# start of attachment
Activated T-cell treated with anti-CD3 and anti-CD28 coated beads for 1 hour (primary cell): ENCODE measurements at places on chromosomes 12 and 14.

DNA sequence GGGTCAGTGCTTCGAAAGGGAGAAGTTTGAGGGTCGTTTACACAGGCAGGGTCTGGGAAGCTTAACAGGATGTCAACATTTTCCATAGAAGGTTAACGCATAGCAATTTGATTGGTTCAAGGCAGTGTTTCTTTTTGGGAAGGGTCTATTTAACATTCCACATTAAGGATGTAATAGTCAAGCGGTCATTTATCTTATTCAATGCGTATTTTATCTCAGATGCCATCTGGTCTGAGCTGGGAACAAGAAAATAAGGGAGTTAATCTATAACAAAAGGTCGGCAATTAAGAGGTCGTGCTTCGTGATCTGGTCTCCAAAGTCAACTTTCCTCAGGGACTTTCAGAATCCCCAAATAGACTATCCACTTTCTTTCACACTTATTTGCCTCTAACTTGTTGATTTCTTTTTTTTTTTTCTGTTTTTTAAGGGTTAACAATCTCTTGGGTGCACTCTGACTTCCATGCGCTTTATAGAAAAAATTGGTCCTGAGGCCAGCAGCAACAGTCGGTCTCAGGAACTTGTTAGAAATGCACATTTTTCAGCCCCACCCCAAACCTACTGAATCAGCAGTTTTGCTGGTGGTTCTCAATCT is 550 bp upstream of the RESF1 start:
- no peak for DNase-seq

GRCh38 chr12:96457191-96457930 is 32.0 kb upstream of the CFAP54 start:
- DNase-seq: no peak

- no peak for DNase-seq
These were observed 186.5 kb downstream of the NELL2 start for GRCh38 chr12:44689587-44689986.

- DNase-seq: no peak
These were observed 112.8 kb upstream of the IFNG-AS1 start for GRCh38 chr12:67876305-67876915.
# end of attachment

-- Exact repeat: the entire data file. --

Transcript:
Activated T-cell treated with anti-CD3 and anti-CD28 coated beads for 1 hour (primary cell): ENCODE measurements at places on chromosomes 12 and 14.

DNA sequence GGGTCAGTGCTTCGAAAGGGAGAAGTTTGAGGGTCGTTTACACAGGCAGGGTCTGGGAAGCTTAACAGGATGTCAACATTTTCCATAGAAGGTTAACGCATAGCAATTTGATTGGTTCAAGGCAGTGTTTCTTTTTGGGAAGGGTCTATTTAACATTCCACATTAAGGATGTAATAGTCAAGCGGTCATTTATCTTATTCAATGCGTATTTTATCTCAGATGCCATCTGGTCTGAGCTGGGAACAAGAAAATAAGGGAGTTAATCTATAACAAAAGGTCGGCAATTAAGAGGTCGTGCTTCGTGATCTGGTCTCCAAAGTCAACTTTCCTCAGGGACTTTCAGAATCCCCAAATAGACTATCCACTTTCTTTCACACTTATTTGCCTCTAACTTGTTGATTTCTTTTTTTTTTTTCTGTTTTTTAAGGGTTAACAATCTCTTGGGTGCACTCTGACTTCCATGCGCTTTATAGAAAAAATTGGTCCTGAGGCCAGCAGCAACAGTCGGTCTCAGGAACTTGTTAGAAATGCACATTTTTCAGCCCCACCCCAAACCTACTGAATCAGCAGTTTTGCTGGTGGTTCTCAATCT is 550 bp upstream of the RESF1 start:
- no peak for DNase-seq

GRCh38 chr12:96457191-96457930 is 32.0 kb upstream of the CFAP54 start:
- DNase-seq: no peak

- no peak for DNase-seq
These were observed 186.5 kb downstream of the NELL2 start for GRCh38 chr12:44689587-44689986.

- DNase-seq: no peak
These were observed 112.8 kb upstream of the IFNG-AS1 start for GRCh38 chr12:67876305-67876915.